Whiplash’s Ending: A Tragic Lesson or a Triumphant Quest for Greatness?
Whiplash is a masterfully crafted and compelling music drama that employs the structure of a sports movie to keep the viewer engaged and on edge the entire time.
The protagonist of Damien Chazelle’s film Whiplash is aspiring drummer Andrew Neiman. He is a gifted and aspirational jazz drummer who wants to become successful. He’s willing to take a chance on it all, but Terence Fletcher, his crazed and violent teacher, will push him to the limit in order to get there.
What happens After Andrew Quits Shaffer?
The path Andrew is on is not for the weak of his heart. Neiman leaves the esteemed Shaffer Conservatory after being verbally and physically tortured by Fletcher and seeks to rebuild his life. He broke up with his ex-girlfriend early in the film, but she has since moved on.
Since Andrew doesn’t have any friends and his family never thought he had what it takes to become famous, they don’t really get him. As a last-ditch effort to protect others at Shaffer, Andrew gives false testimony against Terence Fletcher, leading to the man’s dismissal from his position and ensuring that he never again uses abusive ways to harm others.
What Convinces Andrew to Play for Fletcher Again?
Neiman runs into Fletcher once more as the movie enters its crucial final act; ironically, Fletcher is currently giving a performance at a jazz club. Fletcher says there are no two words more harmful than “good job” while they sit and drink together. He argues that as a teacher, it was always his responsibility to push his students to the brink of anguish in order to reach the other side, which holds the secret to greatness.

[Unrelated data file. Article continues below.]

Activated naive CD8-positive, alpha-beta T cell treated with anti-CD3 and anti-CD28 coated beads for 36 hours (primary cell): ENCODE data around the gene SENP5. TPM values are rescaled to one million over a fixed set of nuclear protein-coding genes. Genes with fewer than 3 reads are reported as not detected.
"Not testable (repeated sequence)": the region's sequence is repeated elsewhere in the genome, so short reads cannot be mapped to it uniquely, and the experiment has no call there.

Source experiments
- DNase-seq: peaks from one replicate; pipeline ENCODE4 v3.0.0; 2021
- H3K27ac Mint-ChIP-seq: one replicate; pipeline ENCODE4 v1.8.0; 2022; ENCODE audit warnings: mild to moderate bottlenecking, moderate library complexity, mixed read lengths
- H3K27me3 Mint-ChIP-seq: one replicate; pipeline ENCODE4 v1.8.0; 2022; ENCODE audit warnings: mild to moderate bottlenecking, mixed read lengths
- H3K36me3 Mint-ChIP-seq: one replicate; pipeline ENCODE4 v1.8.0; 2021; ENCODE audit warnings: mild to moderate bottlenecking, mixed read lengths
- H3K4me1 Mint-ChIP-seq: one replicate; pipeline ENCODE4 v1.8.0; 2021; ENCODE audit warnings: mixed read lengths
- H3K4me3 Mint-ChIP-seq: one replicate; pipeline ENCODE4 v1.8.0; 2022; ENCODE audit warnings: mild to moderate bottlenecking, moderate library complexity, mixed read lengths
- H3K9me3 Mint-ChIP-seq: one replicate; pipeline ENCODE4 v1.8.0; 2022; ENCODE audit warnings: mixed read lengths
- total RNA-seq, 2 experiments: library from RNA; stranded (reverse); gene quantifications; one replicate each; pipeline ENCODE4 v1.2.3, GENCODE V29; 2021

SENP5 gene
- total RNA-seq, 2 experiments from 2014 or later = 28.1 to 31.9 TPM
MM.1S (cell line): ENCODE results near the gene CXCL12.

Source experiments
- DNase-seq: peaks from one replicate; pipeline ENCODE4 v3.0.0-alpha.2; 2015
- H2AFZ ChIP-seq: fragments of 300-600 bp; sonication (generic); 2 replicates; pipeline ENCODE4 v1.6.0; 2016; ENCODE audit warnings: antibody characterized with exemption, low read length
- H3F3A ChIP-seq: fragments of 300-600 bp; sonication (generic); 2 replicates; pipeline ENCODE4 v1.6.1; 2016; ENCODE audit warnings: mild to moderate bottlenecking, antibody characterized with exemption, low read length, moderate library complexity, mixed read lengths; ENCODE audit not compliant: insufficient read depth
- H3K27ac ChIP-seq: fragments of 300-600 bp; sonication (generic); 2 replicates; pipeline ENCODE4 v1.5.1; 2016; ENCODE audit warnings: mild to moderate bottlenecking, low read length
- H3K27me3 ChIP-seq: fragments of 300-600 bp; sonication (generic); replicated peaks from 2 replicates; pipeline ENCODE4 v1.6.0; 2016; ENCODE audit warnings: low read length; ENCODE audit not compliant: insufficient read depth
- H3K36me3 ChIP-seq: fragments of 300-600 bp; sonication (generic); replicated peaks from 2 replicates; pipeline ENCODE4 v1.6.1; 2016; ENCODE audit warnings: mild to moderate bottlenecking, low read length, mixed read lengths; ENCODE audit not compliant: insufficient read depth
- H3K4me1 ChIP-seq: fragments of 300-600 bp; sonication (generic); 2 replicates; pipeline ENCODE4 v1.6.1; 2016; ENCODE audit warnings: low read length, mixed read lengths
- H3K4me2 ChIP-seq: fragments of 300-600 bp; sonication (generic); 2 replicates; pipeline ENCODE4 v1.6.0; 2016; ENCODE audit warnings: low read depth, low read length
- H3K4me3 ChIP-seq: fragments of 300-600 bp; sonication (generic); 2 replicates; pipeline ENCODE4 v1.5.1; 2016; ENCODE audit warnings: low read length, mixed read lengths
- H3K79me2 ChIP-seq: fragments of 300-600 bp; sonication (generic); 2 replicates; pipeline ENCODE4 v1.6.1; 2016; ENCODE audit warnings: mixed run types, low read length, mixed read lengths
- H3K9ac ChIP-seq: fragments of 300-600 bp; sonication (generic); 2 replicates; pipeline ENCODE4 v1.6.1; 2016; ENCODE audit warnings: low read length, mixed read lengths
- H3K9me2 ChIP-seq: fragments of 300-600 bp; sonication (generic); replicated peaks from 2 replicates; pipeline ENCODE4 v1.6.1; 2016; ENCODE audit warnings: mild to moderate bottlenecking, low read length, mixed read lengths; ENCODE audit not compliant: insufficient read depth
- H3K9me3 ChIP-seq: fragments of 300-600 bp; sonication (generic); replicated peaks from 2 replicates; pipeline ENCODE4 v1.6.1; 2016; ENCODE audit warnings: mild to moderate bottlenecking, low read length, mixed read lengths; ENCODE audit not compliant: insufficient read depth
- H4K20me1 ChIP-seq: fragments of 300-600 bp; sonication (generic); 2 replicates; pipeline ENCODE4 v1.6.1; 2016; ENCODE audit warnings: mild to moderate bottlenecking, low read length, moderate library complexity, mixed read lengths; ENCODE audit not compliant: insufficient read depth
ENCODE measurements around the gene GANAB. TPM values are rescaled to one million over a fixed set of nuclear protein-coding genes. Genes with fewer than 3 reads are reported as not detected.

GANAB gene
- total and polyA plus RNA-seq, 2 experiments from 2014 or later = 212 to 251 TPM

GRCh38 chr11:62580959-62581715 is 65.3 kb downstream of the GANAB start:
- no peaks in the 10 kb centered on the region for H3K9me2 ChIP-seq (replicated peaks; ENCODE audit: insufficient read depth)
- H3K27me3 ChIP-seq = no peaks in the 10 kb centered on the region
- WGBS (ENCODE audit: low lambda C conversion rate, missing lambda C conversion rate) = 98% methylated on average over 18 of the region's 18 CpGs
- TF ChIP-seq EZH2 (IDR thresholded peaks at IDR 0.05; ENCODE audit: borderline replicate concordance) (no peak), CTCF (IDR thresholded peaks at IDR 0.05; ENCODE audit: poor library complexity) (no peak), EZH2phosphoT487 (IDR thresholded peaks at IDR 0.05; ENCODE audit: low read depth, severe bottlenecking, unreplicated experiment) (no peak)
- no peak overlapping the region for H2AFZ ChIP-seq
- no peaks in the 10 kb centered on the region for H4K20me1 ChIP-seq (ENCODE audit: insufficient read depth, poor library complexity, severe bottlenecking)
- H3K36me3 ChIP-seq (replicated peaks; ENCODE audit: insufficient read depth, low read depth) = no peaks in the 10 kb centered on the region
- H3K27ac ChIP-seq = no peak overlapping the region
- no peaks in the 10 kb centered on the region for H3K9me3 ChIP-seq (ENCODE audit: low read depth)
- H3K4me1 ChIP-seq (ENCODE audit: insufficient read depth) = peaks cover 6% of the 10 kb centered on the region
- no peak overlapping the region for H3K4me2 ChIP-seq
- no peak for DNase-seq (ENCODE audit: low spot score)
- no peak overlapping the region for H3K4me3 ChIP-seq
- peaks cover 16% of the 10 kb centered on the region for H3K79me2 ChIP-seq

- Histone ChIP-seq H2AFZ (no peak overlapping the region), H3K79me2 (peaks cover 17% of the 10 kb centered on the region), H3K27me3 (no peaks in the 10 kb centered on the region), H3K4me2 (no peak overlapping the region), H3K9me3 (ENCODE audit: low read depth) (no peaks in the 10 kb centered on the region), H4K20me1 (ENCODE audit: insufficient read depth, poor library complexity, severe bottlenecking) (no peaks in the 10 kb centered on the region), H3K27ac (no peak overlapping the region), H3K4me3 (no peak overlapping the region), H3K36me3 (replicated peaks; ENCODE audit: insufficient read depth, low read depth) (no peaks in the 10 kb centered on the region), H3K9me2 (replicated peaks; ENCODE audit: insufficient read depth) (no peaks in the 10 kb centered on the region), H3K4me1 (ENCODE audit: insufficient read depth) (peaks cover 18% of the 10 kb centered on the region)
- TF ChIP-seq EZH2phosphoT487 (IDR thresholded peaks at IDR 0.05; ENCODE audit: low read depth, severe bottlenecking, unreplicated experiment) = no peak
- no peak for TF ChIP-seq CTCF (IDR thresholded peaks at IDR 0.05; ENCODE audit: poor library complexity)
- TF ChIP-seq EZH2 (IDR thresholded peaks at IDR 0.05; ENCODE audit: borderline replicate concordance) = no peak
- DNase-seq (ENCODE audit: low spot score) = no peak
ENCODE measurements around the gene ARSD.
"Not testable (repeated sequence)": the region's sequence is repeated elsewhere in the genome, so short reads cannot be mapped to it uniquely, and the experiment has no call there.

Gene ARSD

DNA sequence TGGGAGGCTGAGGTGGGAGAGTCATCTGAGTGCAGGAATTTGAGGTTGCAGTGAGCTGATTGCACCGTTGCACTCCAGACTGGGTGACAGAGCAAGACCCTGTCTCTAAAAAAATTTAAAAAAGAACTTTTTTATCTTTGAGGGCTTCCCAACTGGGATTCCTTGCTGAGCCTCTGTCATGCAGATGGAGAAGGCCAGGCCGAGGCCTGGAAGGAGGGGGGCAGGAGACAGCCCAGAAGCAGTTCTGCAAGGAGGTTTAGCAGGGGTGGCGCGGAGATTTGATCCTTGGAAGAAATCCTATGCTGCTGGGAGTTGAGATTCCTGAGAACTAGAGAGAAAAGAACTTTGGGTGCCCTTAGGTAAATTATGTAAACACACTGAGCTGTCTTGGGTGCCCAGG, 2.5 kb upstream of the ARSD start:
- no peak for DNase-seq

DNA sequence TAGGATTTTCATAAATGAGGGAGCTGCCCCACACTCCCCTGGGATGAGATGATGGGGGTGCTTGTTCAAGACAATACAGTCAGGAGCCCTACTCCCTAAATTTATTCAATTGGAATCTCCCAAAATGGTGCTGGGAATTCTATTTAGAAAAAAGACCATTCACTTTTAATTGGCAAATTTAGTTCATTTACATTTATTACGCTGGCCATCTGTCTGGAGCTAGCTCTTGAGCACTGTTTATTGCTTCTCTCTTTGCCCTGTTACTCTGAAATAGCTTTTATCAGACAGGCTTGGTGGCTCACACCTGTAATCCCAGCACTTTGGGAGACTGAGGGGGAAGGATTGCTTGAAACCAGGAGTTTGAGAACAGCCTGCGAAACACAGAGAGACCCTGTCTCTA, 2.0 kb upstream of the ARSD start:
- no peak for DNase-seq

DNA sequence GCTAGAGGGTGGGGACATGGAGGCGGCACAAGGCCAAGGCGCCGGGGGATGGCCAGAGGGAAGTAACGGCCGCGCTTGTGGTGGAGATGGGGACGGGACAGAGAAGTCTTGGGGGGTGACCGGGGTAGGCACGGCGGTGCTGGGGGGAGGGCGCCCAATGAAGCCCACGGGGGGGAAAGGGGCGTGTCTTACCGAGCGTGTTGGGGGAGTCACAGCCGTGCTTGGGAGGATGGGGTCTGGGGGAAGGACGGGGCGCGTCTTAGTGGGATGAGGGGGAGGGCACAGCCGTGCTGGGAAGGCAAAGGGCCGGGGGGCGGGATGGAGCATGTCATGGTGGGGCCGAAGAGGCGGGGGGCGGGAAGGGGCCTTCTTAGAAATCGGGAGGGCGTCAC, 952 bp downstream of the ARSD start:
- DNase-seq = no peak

Fletcher had long wanted to discover his own Charlie Parker, a gifted jazz musician who is featured throughout the movie. Later, more about him! Whatever the case, Fletcher exerted every effort to realize his ambition but was never successful. Neiman is moved by his remarks and begins to change his mind.
Fletcher invites Andrew to perform at a prominent jazz concert he is organizing because he is aware of this as well. He says indifferently that they are jamming out to some of his old favorites and that it’s no big deal.
The most powerful men and women in the jazz world are present, and this is the first warning sign. Andrew eagerly dons his costume and makes his way up onto the stage. They may help Neiman gain access to opportunities and propel him into the spotlight. Similar to how one mistake could condemn him to infamy for all time.
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What Happens During the Final Performance?
Fletcher sneers at Andrew just before the opening song and admits his treason, informing Andrew that he knows it was him that exposed him and got him fired from Shaffer. He displays a completely different music sheet to everyone else because he is determined to exact retribution. Although Andrew tries his hardest with what he has, the band is absolutely destroyed by Andrew’s rhythm.
Father is there to comfort Andrew as he hurries off the stage. But just then, Andrew decides to change his mind and seize this chance before it’s lost for good.
When Andrew comes back on stage, he interrupts Fletcher and starts playing Caravan, a tune that emphasizes the drummer as its essential element. He personally directs the band as they gently whirl Fletcher around for eight breathless minutes.
The audience is astounded by Andrew’s performance as is Fletcher, who starts to back him and his solo. Even when a cymbal drops to the floor, Fletcher picks it up and nods in satisfaction at having seemingly identified the student who will soon break through.